General Practice, Solo & Small Firm DivisionMagazine

 

Finding a Life While Practicing Law

BY PHIL J. SHUEY

Phil J. Shuey has been a practicing lawyer in Colorado since 1969. He is president of Shuey Robinson, a 20-year-old international legal technology and future management consulting organization, which is now his primary professional practice. He is past chair of the ABA Law Practice Management Section, and a five-time past chair of TECHSHOW™.

The impact of burnout on a lawyer or a firm is so substantial that it should be avoided by all means possible. No work or task is more important than maintaining good professional mental health. Fortunately, creation and regular use of good systems for quality of life issues can minimize professional burnout.

Many of the dissatisfaction problems associated with the practice of law can be attributed to a lack of consideration of quality of life issues. The problems can be more severe for the solo or small firm practitioner because these firms often lack the size and resources to provide the same “time off” alternatives as larger firms.

Thoughtful policies can help improve the quality of a lawyer’s professional life and minimize the prospect of disillusionment or even withdrawal from the practice of law. To improve your chances for finding a life while practicing law:

• Do what you love; love what you do

• Recognize your niche

• Define success

• Set reasonable expectations

• Fire problem clients

• Plan for time off

Love What You Do

It is difficult if not impossible to develop, sustain, and grow a law practice when you find your substantive area of practice unpleasant. You need to identify the tasks or interests that provide emotional, intellectual, or spiritual satisfaction. It is essential in this evaluation process to not restrict this analysis to matters of the law.

The first step is to tune the antennae—create a list of all of your interests in life that provide real and sustaining personal pleasure or satisfaction. Apply that list of interests to existing or projected practice areas. Remember that law practice is ever-evolving—what used to be law practice may now have shifted to nonlawyers while new areas of legal services are developing. Think “outside the box” to create a legal practice that could incorporate your identified interests and skills. Consider innovative ways in which such interest areas could be marketed to a targeted audience—this may be easier if you are already involved with others with the same interests.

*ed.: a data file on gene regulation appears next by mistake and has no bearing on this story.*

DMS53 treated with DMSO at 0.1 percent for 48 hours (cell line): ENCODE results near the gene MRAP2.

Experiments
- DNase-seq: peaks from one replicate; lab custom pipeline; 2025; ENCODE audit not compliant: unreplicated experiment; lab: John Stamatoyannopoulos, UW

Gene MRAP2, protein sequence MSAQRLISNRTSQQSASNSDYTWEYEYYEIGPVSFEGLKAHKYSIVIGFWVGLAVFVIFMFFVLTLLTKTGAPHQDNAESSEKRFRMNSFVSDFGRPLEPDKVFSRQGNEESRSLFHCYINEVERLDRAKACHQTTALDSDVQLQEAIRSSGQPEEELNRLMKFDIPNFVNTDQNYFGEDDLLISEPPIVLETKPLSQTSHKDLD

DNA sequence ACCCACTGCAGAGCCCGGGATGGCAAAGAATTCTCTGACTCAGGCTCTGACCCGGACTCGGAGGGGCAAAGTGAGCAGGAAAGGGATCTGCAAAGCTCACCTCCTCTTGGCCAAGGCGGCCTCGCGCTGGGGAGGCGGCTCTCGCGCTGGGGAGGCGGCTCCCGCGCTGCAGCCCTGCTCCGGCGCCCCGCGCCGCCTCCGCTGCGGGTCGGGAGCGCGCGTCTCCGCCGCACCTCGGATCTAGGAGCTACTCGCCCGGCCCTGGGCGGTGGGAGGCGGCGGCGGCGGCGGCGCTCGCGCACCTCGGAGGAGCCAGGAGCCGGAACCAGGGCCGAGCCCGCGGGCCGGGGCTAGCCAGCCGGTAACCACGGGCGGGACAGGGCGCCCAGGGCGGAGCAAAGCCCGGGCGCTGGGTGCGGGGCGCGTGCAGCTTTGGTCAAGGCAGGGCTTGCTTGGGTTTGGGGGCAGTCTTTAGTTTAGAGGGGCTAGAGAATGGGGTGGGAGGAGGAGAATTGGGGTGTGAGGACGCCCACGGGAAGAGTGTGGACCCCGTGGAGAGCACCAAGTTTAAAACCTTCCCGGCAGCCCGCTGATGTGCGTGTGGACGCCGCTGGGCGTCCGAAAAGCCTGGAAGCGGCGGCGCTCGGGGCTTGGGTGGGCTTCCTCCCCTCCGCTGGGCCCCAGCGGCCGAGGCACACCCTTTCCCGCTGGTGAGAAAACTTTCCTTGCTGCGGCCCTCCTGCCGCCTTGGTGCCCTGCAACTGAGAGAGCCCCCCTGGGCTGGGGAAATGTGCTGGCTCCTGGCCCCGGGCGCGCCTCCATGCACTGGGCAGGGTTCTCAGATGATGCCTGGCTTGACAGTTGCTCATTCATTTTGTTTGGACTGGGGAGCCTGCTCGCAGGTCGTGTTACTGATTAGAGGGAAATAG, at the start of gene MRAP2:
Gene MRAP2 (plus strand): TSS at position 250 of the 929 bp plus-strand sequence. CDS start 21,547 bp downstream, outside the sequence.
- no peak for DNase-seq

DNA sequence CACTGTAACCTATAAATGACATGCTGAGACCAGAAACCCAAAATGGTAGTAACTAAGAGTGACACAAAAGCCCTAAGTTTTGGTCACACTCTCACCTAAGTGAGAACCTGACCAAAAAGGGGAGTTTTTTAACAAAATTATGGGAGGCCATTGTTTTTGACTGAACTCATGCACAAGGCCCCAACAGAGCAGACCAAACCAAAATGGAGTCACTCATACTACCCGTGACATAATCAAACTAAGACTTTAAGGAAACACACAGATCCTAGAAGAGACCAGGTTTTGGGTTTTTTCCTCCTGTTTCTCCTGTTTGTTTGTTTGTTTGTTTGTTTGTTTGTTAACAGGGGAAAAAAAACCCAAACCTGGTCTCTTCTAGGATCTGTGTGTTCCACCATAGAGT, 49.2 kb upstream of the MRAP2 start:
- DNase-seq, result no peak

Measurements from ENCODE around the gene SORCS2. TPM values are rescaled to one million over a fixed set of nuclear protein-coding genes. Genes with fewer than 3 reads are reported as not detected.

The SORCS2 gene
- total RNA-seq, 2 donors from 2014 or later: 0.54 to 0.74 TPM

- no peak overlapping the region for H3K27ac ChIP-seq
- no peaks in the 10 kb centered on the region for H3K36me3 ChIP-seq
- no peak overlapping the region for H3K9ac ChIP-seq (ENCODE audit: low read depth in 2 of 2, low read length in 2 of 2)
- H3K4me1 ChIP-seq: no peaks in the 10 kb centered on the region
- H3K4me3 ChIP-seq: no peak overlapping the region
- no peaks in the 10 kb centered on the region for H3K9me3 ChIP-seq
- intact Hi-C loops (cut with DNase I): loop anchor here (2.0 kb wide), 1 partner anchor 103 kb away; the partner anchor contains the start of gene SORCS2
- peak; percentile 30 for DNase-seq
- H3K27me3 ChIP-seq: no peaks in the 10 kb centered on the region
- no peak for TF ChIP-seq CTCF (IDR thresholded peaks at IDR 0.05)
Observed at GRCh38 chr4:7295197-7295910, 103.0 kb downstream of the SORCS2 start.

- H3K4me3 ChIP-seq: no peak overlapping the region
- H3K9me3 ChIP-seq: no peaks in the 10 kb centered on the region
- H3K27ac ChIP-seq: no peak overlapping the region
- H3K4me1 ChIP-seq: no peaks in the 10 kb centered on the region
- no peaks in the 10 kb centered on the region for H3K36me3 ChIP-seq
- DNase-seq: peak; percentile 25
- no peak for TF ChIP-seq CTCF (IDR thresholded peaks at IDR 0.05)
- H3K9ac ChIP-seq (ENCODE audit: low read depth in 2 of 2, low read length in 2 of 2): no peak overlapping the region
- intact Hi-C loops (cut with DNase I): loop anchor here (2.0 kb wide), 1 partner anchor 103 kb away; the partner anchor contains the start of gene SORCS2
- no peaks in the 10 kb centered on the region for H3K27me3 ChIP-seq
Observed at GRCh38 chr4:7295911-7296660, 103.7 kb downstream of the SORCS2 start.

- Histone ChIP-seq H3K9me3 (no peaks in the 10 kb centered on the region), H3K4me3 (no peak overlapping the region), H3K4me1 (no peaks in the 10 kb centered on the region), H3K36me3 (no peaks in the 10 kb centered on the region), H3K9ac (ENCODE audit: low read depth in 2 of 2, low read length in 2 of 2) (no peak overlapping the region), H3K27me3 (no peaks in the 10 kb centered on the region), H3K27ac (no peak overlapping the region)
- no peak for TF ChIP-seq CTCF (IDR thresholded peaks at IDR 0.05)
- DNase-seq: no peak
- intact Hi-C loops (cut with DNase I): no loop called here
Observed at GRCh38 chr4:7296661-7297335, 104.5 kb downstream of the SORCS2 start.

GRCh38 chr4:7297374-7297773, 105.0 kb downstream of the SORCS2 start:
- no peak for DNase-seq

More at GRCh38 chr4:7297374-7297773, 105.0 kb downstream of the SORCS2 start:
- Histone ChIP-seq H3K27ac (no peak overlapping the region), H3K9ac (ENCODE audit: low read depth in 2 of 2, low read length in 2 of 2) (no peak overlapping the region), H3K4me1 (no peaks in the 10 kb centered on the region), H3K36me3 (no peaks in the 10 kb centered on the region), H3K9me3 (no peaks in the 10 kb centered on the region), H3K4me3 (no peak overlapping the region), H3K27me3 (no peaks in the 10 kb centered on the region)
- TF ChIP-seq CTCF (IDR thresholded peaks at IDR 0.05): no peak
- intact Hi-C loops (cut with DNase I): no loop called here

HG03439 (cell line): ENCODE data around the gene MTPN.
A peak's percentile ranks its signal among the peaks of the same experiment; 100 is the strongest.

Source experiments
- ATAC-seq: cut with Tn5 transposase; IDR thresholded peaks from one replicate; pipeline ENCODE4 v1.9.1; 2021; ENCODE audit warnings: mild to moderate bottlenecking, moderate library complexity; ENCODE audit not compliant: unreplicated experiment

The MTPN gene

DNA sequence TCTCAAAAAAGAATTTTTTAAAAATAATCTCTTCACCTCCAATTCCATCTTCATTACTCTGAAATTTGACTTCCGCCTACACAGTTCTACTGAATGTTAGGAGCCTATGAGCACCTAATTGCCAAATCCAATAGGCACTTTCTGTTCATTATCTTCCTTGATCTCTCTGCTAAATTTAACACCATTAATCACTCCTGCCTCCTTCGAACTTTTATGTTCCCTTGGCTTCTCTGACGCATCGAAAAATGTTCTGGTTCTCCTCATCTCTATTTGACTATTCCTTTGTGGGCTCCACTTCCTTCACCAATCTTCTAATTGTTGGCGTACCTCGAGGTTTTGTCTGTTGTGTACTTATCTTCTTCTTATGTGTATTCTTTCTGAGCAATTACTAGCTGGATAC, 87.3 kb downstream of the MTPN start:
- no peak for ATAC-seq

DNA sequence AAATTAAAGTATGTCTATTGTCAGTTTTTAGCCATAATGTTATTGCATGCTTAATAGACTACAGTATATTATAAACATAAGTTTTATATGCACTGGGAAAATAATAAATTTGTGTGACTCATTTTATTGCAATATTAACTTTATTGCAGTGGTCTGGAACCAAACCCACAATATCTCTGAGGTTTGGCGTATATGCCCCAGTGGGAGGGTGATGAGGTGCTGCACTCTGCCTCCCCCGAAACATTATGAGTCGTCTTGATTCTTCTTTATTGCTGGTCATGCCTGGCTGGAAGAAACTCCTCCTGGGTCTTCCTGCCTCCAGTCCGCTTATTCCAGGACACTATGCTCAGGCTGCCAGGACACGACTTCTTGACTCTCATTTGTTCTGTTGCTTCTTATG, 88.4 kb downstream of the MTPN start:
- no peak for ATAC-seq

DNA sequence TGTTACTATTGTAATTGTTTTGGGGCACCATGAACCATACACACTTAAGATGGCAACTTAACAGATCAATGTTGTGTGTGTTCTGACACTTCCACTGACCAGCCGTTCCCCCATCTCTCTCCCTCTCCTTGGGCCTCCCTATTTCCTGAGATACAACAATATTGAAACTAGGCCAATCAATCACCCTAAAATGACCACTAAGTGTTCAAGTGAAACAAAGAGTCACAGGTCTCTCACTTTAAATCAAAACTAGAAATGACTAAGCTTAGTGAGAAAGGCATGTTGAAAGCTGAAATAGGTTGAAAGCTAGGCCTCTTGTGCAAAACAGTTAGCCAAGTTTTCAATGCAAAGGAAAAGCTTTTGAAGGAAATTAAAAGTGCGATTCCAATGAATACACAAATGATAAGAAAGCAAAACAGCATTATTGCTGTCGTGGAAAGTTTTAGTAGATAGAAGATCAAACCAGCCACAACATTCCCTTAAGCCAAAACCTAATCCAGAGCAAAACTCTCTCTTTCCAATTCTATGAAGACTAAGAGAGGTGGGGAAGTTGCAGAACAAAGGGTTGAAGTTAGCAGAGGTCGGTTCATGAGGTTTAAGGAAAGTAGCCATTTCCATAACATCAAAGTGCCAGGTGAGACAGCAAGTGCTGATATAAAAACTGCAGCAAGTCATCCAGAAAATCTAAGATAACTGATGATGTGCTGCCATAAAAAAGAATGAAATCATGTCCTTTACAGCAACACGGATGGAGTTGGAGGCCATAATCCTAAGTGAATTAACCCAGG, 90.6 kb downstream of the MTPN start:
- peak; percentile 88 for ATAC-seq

Actively consider how to differentiate such a practice from others that are (or may appear to be) similar to prospective clients. Create a plan to grow such a practice and assure that others in the firm or the office are either equally committed to the change or supportive of the decision. The final measure: Is it fun? Do you actively look forward to going to work? If so, you have found the right practice area(s). If not, keep looking!

Recognize Your Niche

An adjunct to identifying what you would love to do is to identify those areas in which you are especially skilled. Some lawyers are naturally at ease with clients—others are more comfortable away from human interaction, instead creating or generating the work product for the client. Some lawyers enjoy negotiation, mediation, and resolution of conflicts. Other lawyers embrace adversarial work—they enjoy the “battle” of the courtroom. The problem solving involved in complex litigation or transactional issues may be attractive to other practitioners.

Carefully evaluate those tasks at which you are good. Strengths vary widely in the profession and no one lawyer has prowess in all substantive areas. Choose the niche that appears to be the best for meeting the “do what you love” admonition.

Define Success

Success has many possible measurements. For some, it is purely a function of financial success. For others, it is the satisfaction of helping people. For others, it is the prestige and recognition of being a lawyer in a particular practice (if prestige or positive recognition is possible in the current lawyer image-damaged environment). Many lawyers are willing to accept lower financial rewards for a higher quality of personal life.

It will be impossible to create a satisfying practice unless you have carefully and clearly identified what the measurement(s) of success will be. These must be quantified. Use a yellow pad to write down those measurements of success for the next 12 months. Can your objectives be met with your current practice? Can they be better accomplished after using the “do what you love” exercise? Can the objectives be measured reliably? Create a reporting system every quarter to help measure those objectives and achieve the goal of greater success.

Reasonable Expectations

It is important to set reasonable expectations for the new “quality of life”-focused practice. Just as a new lawyer will lack a portfolio of clients, so will the law firm attempting to substantially change or alter the course of its practice. It is reasonable to assume that measurable success might be a year or more away.

Regardless, it is important to work the plan for success and to expect accomplishments at a measured rate. The task may seem daunting. The answer to the question, “How do you eat an elephant?” (i.e., the massive reorganization of the law practice), is “one bite at a time” (i.e., the accomplishment of a series of much smaller segments of the overall task). The process of developing a different professional life is often complex. Break the plan into smaller increments and set the expectations at incremental levels. Client Relations